Nearly 50 percent of health customers are willing to pay more for quality customer service -- a factor U.S. health insurers need to address to effectively compete for new clients -- according to a new survey from Accenture.
Accenture conducted a survey of 1,000 insured individuals to assess the impact of customer service on consumer preferences and found that nearly 80 percent expect customer services to be easier, more convenient.
The survey also found that 42 percent of customers had high satisfaction levels while only 7 percent were dissatisfied. Health insurers, however, have not translated customer satisfaction into revenue opportunities, as Accenture found that very few (7 percent) would consider purchasing additional services.
These findings are timely due to increasing demand for consumer-directed healthcare and the additional 40 million new health insurance customers expected due to health reform.
Health insurers have failed to provide the personalized experience customers crave from health IT investments, according to Accenture. Only 10 percent of customers agreed that health insurers “tailor my experience to match my needs/preferences,” while more than twice that amount (22 percent) strongly disagreed.
“We expect more personalized customer service to emerge as a major source of healthcare differentiation, much like other industries today,” said Russ Nash, who leads Accenture’s U.S. payer business. “The health insurance industry must use insight driven health to better understand the expectations of its unique customer segments and how to enhanced customer relationships to impact revenue growth.”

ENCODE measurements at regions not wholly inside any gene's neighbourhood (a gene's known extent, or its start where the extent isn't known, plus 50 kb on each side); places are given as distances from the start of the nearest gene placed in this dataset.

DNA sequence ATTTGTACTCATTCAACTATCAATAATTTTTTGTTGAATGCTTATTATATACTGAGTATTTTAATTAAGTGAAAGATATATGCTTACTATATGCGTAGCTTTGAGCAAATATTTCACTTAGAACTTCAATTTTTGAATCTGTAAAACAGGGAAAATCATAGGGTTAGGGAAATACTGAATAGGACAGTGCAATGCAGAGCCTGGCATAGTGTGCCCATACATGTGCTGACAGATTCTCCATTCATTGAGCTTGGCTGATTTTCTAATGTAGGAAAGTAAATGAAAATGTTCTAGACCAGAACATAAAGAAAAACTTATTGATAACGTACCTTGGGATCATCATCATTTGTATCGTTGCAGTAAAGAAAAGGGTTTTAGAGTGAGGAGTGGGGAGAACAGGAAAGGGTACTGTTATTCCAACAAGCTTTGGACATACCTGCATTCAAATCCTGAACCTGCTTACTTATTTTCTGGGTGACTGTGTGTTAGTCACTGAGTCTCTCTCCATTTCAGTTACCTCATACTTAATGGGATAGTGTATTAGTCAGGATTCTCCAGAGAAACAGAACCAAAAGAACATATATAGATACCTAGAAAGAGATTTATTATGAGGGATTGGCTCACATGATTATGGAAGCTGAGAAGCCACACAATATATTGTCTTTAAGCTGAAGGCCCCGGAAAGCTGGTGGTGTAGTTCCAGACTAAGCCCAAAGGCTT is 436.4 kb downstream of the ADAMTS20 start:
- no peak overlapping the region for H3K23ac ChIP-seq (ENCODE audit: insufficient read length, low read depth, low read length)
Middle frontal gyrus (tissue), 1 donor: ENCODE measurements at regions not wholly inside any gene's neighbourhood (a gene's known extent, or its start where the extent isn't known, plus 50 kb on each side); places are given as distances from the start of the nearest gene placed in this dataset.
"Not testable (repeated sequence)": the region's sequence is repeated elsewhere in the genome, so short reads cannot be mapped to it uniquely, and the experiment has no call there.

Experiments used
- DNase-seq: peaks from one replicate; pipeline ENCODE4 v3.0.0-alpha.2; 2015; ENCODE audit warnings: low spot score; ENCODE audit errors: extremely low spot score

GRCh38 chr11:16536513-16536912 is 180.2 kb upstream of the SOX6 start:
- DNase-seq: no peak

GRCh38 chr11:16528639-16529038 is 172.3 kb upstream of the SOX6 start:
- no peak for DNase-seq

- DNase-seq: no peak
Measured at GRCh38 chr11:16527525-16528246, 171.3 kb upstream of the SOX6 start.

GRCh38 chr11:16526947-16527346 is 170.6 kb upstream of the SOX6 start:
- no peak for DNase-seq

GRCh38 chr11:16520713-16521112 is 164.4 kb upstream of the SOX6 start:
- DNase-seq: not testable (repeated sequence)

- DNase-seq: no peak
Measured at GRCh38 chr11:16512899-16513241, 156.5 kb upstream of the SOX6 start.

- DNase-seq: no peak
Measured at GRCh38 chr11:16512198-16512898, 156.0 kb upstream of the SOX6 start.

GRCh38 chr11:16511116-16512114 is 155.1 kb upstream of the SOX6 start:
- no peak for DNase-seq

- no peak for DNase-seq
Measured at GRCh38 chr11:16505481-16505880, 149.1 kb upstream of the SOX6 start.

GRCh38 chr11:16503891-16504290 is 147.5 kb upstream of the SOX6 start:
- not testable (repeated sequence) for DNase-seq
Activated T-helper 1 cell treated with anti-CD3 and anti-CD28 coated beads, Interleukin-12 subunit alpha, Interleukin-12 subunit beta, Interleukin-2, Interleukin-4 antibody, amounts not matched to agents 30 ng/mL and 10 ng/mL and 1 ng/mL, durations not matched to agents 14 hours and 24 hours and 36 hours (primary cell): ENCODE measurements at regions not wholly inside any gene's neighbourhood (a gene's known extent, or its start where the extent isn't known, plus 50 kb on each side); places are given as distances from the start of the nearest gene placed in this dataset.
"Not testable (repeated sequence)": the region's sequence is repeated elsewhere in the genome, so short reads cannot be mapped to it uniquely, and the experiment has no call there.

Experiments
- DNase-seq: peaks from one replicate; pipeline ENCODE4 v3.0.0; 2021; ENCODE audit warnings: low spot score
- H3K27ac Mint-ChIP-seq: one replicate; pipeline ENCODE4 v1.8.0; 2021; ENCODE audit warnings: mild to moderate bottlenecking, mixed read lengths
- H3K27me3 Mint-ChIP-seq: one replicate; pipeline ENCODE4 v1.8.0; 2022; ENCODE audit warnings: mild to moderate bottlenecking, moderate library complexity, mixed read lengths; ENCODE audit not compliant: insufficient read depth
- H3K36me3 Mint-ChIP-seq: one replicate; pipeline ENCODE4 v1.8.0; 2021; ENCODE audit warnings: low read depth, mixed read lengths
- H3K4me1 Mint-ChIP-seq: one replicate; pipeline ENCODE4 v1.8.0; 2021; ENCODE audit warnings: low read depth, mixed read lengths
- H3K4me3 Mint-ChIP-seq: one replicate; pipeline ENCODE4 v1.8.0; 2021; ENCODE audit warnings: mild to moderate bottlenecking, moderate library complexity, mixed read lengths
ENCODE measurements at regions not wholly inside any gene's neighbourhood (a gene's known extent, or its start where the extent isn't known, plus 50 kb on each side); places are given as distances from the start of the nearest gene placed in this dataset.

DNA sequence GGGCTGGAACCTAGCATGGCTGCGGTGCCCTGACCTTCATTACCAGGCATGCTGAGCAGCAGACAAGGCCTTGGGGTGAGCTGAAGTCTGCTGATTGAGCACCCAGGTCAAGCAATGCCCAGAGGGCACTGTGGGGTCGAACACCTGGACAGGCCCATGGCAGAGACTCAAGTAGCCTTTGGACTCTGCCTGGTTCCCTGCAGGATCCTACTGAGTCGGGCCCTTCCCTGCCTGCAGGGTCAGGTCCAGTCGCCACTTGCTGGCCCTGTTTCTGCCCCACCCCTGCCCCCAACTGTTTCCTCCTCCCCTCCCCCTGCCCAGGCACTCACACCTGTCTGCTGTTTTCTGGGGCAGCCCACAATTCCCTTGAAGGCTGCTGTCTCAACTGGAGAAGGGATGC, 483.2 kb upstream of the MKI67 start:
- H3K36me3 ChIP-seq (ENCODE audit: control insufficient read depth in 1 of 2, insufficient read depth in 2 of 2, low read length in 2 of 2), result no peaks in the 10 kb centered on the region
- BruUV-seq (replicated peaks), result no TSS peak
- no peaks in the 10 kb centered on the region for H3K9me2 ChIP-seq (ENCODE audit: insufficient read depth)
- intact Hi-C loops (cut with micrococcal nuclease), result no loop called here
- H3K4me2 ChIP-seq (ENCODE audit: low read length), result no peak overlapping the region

The survey also determined that health insurers are not keeping pace with rising customer expectations. Among all five of the areas customers rated most important, the gap between customer expectations and insurer performance was significant, as much as 50 percentage points, in some cases:
Among the five characteristics that customers rated most important:
· Knowledgeable Representatives – Roughly 85 percent rated interaction with knowledgeable employees as highly important, yet fewer than 50 percent were satisfied with current experience.
· Convenient Service Hours – Nearly 80 percent prefer customer service being extended to weekend and evening hours, while fewer than half currently experience this convenience.
· Wait Time – About 80 percent rate wait time as important, but more than 60 percent said they are kept waiting too long by current health plan providers.
· Single Contact – More than 80 percent said dealing with one contact to resolve issues is important, but 60 percent are currently transferred to multiple contacts to resolve issues.
The survey was conducted to understand how U.S. health insurers perform in customer service. The report titled, “Seven Secrets Your Health Insurance Customers Are Not Telling You” is based on a survey of 1,000 insured individuals between late December 2010 and early January 2011.